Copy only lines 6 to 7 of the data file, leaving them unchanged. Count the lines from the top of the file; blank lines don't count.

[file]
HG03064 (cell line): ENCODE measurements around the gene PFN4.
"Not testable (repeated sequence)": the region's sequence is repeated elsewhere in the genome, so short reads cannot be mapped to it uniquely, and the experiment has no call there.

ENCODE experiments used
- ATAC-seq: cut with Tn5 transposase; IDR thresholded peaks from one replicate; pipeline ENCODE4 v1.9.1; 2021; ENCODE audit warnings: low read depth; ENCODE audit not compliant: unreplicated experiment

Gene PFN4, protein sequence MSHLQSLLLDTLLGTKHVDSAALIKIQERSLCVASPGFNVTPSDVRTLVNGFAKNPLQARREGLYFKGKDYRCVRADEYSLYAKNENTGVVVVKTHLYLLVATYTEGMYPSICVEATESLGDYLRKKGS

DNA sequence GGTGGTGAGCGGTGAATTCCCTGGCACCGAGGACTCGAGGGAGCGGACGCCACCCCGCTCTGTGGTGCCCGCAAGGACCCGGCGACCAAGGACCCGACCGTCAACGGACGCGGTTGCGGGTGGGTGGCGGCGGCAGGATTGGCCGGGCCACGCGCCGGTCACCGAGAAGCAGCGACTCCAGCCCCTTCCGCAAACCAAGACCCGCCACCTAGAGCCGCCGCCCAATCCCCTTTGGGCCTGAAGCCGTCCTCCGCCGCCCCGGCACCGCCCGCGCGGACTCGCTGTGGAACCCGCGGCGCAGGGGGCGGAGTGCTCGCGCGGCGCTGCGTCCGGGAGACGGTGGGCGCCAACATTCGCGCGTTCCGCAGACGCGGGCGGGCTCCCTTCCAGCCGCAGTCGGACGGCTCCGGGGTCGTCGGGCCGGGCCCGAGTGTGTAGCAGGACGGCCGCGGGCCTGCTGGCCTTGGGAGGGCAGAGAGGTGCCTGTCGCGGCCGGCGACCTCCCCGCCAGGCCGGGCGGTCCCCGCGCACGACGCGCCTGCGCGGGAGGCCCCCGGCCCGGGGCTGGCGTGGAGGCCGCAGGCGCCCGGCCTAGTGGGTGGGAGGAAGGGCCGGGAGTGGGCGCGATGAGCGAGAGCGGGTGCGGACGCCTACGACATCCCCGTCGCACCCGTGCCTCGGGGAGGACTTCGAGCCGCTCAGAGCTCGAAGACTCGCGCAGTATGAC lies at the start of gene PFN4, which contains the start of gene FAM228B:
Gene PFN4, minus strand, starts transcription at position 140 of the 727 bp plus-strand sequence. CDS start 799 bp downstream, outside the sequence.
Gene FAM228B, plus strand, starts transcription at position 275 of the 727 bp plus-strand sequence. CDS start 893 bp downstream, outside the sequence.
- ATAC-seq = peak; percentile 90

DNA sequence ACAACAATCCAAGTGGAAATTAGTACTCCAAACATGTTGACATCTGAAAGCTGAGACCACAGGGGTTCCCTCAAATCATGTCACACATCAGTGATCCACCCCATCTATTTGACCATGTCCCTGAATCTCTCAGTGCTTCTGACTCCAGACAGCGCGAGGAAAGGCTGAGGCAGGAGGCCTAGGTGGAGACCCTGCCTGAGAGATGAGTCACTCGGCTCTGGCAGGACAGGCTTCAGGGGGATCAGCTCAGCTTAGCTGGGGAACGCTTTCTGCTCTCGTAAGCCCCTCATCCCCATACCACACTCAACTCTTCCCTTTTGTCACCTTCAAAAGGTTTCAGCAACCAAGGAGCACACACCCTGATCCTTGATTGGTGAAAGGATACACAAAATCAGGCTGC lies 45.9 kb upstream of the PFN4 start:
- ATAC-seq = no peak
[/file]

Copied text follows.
DNA sequence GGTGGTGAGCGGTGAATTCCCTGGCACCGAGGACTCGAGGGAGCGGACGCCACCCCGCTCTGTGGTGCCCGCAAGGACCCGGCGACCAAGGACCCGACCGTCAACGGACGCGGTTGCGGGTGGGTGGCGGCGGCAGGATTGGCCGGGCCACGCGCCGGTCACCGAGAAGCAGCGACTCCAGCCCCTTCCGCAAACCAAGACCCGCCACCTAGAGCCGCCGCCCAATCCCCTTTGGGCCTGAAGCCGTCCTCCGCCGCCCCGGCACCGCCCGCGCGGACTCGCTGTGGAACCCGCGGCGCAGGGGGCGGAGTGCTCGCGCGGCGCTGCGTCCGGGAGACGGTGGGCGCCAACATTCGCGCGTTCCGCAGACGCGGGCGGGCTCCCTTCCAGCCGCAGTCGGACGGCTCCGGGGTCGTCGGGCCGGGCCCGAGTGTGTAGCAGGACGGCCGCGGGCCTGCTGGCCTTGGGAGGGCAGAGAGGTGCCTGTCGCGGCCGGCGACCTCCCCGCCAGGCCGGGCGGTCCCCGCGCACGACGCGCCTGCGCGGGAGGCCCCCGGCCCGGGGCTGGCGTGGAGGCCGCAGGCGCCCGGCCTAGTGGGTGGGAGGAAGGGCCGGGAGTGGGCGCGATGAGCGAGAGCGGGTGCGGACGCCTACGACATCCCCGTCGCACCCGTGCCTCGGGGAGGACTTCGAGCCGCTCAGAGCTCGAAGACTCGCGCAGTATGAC lies at the start of gene PFN4, which contains the start of gene FAM228B:
Gene PFN4, minus strand, starts transcription at position 140 of the 727 bp plus-strand sequence. CDS start 799 bp downstream, outside the sequence.